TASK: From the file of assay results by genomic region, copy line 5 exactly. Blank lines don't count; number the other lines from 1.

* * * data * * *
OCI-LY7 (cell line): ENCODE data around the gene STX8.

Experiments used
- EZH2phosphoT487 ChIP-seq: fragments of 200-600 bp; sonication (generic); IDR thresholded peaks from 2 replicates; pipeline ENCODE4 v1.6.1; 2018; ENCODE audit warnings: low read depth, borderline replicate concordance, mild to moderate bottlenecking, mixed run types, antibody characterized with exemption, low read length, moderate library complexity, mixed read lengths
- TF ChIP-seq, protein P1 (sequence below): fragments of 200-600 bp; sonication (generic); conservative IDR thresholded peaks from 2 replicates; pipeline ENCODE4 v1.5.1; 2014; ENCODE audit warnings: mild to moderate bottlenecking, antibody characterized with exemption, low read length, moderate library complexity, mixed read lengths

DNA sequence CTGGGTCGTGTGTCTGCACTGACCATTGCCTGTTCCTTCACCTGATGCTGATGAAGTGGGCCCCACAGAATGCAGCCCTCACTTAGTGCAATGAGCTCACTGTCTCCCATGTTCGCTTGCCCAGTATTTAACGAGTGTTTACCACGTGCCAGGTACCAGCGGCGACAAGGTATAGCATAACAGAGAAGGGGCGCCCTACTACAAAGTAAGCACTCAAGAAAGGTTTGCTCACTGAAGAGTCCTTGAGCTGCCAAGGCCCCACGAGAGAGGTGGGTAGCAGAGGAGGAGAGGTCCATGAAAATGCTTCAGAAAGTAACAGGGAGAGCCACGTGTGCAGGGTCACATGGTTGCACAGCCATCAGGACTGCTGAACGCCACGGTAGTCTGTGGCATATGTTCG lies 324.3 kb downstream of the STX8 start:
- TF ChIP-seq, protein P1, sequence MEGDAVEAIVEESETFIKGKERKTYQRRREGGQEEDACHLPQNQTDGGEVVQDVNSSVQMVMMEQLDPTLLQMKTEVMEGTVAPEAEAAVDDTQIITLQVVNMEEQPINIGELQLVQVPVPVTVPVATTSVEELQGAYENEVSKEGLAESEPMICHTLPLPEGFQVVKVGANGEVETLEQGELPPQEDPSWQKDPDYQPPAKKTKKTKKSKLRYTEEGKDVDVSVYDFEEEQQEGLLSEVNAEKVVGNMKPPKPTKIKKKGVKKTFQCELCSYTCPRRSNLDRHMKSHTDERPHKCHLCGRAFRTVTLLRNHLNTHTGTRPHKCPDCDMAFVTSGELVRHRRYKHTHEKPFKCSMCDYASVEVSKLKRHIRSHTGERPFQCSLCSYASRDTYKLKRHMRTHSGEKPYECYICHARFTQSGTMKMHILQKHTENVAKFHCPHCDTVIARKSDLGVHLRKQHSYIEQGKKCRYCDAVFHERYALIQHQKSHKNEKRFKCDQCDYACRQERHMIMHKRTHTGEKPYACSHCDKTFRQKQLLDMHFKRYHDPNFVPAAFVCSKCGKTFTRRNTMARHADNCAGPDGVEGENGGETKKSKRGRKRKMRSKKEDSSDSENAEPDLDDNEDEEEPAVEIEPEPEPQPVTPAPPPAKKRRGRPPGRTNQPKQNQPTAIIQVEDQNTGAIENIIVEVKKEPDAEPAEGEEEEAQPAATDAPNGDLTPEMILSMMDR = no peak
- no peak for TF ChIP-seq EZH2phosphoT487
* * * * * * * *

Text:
DNA sequence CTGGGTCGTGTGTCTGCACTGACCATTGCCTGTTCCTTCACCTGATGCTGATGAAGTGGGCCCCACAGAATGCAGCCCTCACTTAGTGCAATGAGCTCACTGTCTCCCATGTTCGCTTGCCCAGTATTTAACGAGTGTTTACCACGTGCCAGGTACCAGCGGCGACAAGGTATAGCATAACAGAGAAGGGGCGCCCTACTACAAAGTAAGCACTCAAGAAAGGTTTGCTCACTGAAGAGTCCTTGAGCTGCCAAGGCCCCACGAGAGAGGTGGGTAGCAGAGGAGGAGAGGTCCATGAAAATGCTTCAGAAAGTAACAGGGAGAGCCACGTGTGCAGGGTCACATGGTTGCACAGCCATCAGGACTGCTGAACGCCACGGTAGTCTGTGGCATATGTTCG lies 324.3 kb downstream of the STX8 start: